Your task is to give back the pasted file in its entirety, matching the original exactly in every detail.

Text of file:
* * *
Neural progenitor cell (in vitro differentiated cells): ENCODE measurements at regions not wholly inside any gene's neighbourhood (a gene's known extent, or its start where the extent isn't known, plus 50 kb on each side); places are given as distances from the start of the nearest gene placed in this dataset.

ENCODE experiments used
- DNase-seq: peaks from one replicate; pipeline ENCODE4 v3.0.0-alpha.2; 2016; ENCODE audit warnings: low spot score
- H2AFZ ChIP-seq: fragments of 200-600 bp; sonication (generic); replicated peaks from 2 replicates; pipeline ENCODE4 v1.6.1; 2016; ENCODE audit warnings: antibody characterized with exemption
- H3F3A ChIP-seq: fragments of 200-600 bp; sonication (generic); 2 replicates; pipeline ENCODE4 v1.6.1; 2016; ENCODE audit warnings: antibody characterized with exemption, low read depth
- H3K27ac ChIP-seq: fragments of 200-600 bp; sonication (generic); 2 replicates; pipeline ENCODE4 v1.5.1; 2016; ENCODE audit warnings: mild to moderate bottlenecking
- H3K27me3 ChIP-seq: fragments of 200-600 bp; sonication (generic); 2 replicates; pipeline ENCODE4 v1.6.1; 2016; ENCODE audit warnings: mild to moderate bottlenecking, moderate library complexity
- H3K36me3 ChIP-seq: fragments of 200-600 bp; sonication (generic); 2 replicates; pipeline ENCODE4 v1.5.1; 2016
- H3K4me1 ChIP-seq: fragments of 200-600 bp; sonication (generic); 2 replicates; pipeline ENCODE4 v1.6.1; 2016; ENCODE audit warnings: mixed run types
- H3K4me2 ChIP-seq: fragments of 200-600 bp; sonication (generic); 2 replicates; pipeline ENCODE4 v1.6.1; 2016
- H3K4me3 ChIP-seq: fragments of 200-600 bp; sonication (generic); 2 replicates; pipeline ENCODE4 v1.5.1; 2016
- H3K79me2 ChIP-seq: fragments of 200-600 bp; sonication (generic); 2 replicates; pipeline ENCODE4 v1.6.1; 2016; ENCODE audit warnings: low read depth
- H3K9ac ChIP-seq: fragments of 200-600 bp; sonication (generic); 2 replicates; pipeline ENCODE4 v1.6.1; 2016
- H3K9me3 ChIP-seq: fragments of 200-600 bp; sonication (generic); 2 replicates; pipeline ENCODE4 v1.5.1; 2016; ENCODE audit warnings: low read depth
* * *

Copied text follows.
Neural progenitor cell (in vitro differentiated cells): ENCODE measurements at regions not wholly inside any gene's neighbourhood (a gene's known extent, or its start where the extent isn't known, plus 50 kb on each side); places are given as distances from the start of the nearest gene placed in this dataset.

ENCODE experiments used
- DNase-seq: peaks from one replicate; pipeline ENCODE4 v3.0.0-alpha.2; 2016; ENCODE audit warnings: low spot score
- H2AFZ ChIP-seq: fragments of 200-600 bp; sonication (generic); replicated peaks from 2 replicates; pipeline ENCODE4 v1.6.1; 2016; ENCODE audit warnings: antibody characterized with exemption
- H3F3A ChIP-seq: fragments of 200-600 bp; sonication (generic); 2 replicates; pipeline ENCODE4 v1.6.1; 2016; ENCODE audit warnings: antibody characterized with exemption, low read depth
- H3K27ac ChIP-seq: fragments of 200-600 bp; sonication (generic); 2 replicates; pipeline ENCODE4 v1.5.1; 2016; ENCODE audit warnings: mild to moderate bottlenecking
- H3K27me3 ChIP-seq: fragments of 200-600 bp; sonication (generic); 2 replicates; pipeline ENCODE4 v1.6.1; 2016; ENCODE audit warnings: mild to moderate bottlenecking, moderate library complexity
- H3K36me3 ChIP-seq: fragments of 200-600 bp; sonication (generic); 2 replicates; pipeline ENCODE4 v1.5.1; 2016
- H3K4me1 ChIP-seq: fragments of 200-600 bp; sonication (generic); 2 replicates; pipeline ENCODE4 v1.6.1; 2016; ENCODE audit warnings: mixed run types
- H3K4me2 ChIP-seq: fragments of 200-600 bp; sonication (generic); 2 replicates; pipeline ENCODE4 v1.6.1; 2016
- H3K4me3 ChIP-seq: fragments of 200-600 bp; sonication (generic); 2 replicates; pipeline ENCODE4 v1.5.1; 2016
- H3K79me2 ChIP-seq: fragments of 200-600 bp; sonication (generic); 2 replicates; pipeline ENCODE4 v1.6.1; 2016; ENCODE audit warnings: low read depth
- H3K9ac ChIP-seq: fragments of 200-600 bp; sonication (generic); 2 replicates; pipeline ENCODE4 v1.6.1; 2016
- H3K9me3 ChIP-seq: fragments of 200-600 bp; sonication (generic); 2 replicates; pipeline ENCODE4 v1.5.1; 2016; ENCODE audit warnings: low read depth